I think the lobster has a better tale. One day, a lobster finds some food pretty much like all the other food they eat, but oops, turns out it’s in a rope box that’s easier to get into than out of. So it sits, getting hungry again, with no inclination or ability to warn other lobsters about the situation. Then it’s yanked up and tossed into a tank with yet more lobsters, after its weapons are taken it away, to prevent it from eating its kin, because it’s getting real hungry now. Eventually, it’s popped into a trunk and taken to a slightly less crowded tank, where it gets a few comfortable days before it’s popped into an already boiling pot where it dies instantly.

The lobster’s tale is a series of quick, jarring shocks that make its final, pre-death tank seem like a relief. Something is clearly wrong every step of the way, but the lobster is helpless and hungry then dead. It’s quick and it’s strange, and almost immediately too late.

In an effort to figure out what to do before some form of boiling, somebody made the mistake of interviewing Slavoj Žižek, who took it as an opportunity to change the subject three hundred times before recommending that the proper thing to do in times of social catastrophe is hide in a cabin and read a book, which is almost verbatim the conversation that made me stop taking philosophy classes. He also said, “violence never beats fascism” despite being old enough to know better. But nobody likes violence, so let’s table that idea, for now.

Love is getting tossed around a lot, but against any organized authority that knows what you’re up to, love doesn’t work. You can say it and you can spray it, and in a functioning social contract with mediocre resource distribution, you can even cite it as a valid political talking point. The notion of love can help tie a political organization together, but if it’s the key talking point… well, everybody’s in a circle, and nobody can hold three jugs of milk. Sudden desperate pleading for everyone to love one another is not an ember of hope in a darkening room. If it comes from those in power, it’s a crass attempt to shame the opposition into silence; if it comes from the opposition, it’s a sign that they’re out of ideas, like when people add “don’t smoke” to a list of health tips.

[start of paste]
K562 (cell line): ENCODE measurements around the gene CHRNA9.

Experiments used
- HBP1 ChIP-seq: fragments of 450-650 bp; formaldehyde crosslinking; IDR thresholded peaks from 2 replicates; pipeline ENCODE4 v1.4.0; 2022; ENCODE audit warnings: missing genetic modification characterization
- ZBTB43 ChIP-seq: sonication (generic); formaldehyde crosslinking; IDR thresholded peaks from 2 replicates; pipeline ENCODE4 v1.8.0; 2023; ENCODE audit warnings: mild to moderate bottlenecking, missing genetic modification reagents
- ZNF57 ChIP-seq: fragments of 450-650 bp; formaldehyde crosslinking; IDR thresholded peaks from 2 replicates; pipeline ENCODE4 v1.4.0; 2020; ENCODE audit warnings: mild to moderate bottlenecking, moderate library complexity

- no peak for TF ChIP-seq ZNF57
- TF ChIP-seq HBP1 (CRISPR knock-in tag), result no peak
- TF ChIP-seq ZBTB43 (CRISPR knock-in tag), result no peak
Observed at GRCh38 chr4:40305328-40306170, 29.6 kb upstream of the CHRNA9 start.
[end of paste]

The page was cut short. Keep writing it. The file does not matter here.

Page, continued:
Everybody’s attempting to respond to the jarring shocks as problems unto themselves, as everybody always does. But there’s nothing to be done: It’s a nukular sharknado. Batten the hatches, hope it doesn’t hit you, get ready for a lot of cleaning up and twenty years of abnormal cancer rates. Nobody has any effective ideas because the situation is so absurd it takes most of our faculties to accept what is happening right in front of us, and the rest of them to survive it. There’s always an attempt to understand why we keep building shark reactors in historically windy areas, and suggestions made about how to dismantle or at least move them, but these discussions have to take place in a world that BUILDS NUCLEAR SHARK REACTORS and if anybody blinks while trying to face that reality, everybody has to stop talking and get a drink.

It’s time to get that drink, and understand how truly fucked we are. It is fundamentally, systemically, and existentially apocalyptic. We are nukular sharknado fucked. There’s no way to spin it into something good: It’s already spinning teeth six rows deep and the silver lining is ionizing radiation.

Accepting how bad things are opens the door for radical action. It’s a dangerous door to open, because it’s full of random, desperate energy, and nobody really wants to follow through on the plan B they came up with in college involving Mexico and an acoustic guitar. But, having watched the world fortify its position in sharknado valley for thirty years, it’s worth pondering ideas that sound more like “moving” and less like “buy insurance.”

This is what my car was doing when I almost killed a family of six.

Hi there! You should totally go buy my book for the low low price of 6.73! It's like buying me a beer at an out-of-the-way dive bar in Brooklyn! Not in Manhattan. Manhattan prices are ridiculous, though there are a couple of decent Irish dives where you can snag a drink for five bucks. Otherwise, you're looking at a two or three book beer.